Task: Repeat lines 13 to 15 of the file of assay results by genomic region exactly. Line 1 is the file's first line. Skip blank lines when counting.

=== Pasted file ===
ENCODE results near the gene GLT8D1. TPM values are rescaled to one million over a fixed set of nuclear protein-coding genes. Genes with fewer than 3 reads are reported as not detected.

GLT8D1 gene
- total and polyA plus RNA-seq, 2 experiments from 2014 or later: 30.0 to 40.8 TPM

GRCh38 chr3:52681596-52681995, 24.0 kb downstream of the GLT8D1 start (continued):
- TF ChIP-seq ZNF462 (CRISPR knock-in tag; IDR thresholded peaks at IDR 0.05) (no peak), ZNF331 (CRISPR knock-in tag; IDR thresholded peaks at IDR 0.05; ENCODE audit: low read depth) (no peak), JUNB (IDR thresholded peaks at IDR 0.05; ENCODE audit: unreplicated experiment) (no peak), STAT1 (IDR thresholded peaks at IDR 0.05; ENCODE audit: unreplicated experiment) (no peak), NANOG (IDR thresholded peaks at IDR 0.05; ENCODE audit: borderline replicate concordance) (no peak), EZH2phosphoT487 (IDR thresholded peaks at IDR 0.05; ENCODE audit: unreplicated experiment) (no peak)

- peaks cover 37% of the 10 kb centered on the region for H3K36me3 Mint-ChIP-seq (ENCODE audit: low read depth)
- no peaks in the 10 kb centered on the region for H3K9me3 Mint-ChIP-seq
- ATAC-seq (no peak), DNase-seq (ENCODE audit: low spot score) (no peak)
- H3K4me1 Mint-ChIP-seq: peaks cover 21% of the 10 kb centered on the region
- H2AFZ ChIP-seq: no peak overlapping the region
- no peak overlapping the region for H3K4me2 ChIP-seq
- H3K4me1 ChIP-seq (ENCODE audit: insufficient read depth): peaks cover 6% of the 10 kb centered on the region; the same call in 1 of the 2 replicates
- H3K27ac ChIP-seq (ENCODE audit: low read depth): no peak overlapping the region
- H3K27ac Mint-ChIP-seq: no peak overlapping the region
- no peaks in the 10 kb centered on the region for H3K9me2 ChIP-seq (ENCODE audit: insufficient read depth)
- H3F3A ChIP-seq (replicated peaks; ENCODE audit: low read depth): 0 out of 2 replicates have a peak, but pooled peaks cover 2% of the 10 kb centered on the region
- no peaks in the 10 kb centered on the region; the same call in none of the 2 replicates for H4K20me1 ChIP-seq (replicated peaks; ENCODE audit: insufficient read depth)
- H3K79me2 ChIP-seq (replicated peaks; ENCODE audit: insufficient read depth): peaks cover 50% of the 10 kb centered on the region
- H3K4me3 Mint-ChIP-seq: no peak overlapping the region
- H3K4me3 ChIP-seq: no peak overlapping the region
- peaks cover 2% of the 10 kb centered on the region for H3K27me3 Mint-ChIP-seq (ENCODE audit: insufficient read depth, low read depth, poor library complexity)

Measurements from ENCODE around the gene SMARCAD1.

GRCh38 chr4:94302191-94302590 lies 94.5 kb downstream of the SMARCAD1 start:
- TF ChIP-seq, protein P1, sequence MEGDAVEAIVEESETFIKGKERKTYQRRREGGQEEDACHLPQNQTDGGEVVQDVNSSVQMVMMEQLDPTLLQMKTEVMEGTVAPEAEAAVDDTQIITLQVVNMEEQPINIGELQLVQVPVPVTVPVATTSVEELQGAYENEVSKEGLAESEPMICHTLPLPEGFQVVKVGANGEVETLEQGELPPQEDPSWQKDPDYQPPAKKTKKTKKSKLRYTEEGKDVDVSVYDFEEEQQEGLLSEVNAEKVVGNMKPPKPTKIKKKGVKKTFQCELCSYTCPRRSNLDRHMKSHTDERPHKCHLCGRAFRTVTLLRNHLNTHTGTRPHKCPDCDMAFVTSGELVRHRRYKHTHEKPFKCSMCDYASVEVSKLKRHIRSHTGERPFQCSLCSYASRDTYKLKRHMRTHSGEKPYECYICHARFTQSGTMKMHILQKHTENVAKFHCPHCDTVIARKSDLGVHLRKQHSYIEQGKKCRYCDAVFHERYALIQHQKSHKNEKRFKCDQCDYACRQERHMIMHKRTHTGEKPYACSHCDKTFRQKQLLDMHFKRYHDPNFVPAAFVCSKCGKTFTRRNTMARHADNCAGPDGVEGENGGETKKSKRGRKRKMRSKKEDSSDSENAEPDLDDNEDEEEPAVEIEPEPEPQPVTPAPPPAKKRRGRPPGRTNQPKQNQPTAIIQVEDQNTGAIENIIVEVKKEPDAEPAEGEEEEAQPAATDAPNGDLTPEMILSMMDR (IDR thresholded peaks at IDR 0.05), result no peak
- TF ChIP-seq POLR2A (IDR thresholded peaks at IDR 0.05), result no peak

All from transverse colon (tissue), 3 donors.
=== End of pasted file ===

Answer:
- H3K27ac ChIP-seq (ENCODE audit: low read depth): no peak overlapping the region
- H3K27ac Mint-ChIP-seq: no peak overlapping the region
- no peaks in the 10 kb centered on the region for H3K9me2 ChIP-seq (ENCODE audit: insufficient read depth)